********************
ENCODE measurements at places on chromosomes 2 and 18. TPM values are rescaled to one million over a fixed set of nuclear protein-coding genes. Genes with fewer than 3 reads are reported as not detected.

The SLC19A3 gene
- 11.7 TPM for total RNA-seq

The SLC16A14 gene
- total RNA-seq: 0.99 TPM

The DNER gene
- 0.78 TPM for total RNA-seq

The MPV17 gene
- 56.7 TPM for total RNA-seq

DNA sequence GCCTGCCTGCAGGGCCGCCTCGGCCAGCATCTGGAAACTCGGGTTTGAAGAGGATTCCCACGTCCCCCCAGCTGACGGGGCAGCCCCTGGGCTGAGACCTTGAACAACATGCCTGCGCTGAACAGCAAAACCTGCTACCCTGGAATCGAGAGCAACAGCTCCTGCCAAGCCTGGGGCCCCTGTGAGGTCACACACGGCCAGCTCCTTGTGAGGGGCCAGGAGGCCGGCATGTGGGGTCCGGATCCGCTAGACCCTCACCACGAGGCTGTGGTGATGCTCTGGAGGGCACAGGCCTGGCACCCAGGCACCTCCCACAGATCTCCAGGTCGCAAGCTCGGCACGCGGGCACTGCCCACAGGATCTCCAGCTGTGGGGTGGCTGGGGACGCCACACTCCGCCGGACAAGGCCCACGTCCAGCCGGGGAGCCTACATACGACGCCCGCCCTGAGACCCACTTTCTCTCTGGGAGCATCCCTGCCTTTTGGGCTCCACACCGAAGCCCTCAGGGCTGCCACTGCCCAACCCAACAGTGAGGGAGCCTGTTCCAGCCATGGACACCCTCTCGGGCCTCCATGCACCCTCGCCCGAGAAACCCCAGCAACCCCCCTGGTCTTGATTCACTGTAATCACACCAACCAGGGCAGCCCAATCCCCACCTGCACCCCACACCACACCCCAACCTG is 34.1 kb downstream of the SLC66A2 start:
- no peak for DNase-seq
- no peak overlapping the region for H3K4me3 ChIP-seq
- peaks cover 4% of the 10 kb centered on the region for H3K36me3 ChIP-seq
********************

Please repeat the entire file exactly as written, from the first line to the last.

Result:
ENCODE measurements at places on chromosomes 2 and 18. TPM values are rescaled to one million over a fixed set of nuclear protein-coding genes. Genes with fewer than 3 reads are reported as not detected.

The SLC19A3 gene
- 11.7 TPM for total RNA-seq

The SLC16A14 gene
- total RNA-seq: 0.99 TPM

The DNER gene
- 0.78 TPM for total RNA-seq

The MPV17 gene
- 56.7 TPM for total RNA-seq

DNA sequence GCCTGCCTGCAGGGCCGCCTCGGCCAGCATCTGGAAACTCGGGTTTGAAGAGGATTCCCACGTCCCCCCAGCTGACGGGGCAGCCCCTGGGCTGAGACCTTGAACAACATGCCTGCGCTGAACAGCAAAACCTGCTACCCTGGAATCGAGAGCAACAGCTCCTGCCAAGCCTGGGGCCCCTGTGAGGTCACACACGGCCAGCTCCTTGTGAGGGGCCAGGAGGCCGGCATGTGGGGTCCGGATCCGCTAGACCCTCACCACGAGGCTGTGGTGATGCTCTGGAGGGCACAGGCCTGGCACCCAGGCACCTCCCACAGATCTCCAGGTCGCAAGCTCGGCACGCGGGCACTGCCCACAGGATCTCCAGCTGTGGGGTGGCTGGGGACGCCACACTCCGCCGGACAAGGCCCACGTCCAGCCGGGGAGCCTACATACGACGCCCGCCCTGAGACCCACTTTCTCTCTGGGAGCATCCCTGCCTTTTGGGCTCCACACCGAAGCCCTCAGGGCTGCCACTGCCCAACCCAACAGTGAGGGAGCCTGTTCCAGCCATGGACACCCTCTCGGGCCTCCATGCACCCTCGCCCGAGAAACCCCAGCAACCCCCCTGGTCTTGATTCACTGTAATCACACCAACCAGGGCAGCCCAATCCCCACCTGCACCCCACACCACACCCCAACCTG is 34.1 kb downstream of the SLC66A2 start:
- no peak for DNase-seq
- no peak overlapping the region for H3K4me3 ChIP-seq
- peaks cover 4% of the 10 kb centered on the region for H3K36me3 ChIP-seq